Moscow’s manezh was initially built so as to host the Officers horse-riding school as well as the cavalrymen’s equipment and costumes.
Its construction, in 1817, commemorates the fifth anniversary of the Russian victory over Napoleon’s troops in 1812.
Louis Carbonnier was put in charge of the work, following the project and under supervisory control of engineer Augustin de Betancourt. Covering an area of 7,500 sq-meters, the roof, 47 meters wide, was built without any supplementary support. Only in 1824 and 1825 did architect Joseph Bove carry out the finishing of the white and yellow neoclassical building.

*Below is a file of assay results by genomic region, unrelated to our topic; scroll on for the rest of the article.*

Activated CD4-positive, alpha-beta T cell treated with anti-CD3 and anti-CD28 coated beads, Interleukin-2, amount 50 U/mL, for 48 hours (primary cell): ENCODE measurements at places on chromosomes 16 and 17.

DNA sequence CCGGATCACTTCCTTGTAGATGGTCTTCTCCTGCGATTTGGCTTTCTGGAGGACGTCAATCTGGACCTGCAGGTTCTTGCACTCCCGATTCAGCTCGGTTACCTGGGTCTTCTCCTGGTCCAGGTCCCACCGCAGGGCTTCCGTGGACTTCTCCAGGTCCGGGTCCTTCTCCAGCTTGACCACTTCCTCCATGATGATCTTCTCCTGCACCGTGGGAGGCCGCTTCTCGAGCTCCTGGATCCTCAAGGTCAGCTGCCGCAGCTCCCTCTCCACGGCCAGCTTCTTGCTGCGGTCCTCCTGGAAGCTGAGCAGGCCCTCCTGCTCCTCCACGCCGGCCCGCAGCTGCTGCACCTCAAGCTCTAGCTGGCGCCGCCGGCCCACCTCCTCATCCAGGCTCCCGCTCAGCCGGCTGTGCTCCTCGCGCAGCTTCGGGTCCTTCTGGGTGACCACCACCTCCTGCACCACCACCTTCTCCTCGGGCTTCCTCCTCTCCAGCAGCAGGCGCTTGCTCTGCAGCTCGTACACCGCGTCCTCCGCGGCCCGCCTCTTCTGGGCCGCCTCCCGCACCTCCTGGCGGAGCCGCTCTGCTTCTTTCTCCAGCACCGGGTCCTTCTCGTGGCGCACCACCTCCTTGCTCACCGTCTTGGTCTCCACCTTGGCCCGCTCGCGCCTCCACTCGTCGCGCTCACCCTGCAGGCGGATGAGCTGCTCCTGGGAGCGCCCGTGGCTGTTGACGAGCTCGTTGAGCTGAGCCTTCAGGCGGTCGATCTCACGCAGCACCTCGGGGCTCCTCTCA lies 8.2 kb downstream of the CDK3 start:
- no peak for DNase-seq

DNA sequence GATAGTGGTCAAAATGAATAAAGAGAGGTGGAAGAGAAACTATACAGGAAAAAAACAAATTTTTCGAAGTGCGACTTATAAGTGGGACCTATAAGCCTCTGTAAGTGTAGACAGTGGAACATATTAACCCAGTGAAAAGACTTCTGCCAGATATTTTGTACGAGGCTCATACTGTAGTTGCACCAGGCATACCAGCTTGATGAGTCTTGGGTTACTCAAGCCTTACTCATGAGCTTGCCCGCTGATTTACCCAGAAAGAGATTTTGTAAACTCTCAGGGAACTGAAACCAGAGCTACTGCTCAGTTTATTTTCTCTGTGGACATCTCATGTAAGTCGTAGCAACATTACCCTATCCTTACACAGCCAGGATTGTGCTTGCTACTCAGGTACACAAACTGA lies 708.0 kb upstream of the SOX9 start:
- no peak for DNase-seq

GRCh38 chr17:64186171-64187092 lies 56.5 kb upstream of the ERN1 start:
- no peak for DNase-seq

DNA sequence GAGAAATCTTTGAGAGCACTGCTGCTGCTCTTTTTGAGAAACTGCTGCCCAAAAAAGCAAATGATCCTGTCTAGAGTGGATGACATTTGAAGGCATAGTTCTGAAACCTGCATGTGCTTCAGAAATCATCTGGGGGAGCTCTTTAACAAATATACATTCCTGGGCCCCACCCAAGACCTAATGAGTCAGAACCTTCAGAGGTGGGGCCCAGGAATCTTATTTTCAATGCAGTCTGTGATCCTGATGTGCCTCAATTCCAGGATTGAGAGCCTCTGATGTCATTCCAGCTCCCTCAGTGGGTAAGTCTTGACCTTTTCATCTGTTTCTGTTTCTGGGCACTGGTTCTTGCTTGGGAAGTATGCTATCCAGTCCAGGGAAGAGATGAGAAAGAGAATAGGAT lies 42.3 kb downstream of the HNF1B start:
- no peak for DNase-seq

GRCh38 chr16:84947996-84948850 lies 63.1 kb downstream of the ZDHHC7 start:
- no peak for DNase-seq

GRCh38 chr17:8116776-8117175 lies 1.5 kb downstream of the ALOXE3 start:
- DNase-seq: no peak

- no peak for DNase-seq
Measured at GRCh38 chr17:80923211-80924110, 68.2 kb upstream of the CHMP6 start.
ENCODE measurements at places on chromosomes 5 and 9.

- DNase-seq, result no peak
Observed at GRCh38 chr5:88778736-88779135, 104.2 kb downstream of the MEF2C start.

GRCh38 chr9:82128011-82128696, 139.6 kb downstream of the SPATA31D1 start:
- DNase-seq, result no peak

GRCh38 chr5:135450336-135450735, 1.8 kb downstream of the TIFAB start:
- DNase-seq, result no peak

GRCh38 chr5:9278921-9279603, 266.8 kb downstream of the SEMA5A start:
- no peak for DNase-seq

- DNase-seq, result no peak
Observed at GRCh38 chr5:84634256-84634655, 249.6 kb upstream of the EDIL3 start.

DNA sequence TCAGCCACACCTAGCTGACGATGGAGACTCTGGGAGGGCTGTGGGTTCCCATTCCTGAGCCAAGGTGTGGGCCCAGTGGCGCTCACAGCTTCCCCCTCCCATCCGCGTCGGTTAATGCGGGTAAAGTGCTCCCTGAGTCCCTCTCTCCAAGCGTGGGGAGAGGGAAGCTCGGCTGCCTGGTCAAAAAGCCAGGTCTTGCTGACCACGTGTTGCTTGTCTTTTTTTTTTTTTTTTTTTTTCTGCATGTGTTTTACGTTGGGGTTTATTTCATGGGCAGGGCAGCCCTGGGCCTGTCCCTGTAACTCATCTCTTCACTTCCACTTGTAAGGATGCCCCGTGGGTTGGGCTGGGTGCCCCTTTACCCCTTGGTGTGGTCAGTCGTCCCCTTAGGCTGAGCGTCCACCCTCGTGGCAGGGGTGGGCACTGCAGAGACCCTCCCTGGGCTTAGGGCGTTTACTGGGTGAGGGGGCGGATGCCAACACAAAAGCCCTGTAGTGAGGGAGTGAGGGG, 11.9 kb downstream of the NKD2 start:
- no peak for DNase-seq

Throughout its history, the building had many different purposes. In 1831 it became an exhibition hall. Later, concerts were given there, like the one that gathered 12,000 people in 1867 to listen to pianist Anton Rubinstein. In 1960, it hosted artistic events.
Damaged by a fire in 2004, the Manezh reopened in the fall of 2005. Although it looks the same on the outside, the inside was entirely modified. For example an underground floor covering 10,270 sq-meters was added.